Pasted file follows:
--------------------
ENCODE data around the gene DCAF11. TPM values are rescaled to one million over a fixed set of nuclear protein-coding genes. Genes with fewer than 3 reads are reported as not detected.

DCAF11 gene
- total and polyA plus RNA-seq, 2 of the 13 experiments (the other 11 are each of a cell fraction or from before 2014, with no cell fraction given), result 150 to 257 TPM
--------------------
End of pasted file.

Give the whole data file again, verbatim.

ENCODE data around the gene DCAF11. TPM values are rescaled to one million over a fixed set of nuclear protein-coding genes. Genes with fewer than 3 reads are reported as not detected.

DCAF11 gene
- total and polyA plus RNA-seq, 2 of the 13 experiments (the other 11 are each of a cell fraction or from before 2014, with no cell fraction given), result 150 to 257 TPM